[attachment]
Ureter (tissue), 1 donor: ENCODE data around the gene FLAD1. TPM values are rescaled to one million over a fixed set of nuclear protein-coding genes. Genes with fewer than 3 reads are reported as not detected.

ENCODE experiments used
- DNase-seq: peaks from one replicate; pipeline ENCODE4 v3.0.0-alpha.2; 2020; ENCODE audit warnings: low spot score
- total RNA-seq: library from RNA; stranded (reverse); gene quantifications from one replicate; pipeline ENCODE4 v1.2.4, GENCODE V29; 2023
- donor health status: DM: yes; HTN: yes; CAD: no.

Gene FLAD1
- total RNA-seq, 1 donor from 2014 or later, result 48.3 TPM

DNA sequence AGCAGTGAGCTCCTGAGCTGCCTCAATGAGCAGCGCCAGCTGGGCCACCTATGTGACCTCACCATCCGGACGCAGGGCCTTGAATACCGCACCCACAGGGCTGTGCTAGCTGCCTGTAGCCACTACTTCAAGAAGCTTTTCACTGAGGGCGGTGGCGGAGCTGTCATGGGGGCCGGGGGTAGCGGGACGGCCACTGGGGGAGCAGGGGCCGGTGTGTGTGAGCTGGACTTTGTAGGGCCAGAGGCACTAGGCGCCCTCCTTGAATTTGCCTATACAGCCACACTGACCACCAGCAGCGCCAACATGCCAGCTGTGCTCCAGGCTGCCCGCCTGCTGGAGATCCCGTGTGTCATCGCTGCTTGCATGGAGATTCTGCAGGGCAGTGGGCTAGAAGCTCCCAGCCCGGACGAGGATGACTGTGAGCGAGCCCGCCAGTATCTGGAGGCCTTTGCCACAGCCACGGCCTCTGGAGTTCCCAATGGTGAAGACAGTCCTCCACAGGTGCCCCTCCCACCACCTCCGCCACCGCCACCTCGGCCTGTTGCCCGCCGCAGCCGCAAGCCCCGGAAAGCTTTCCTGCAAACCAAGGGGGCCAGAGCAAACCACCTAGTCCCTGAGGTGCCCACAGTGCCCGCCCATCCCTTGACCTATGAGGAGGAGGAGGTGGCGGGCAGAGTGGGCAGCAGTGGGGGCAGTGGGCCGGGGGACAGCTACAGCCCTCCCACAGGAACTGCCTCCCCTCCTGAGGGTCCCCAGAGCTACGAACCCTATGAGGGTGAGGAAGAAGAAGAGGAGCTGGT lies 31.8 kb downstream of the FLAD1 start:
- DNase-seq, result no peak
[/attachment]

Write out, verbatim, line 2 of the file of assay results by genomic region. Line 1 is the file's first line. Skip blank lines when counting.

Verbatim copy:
ENCODE experiments used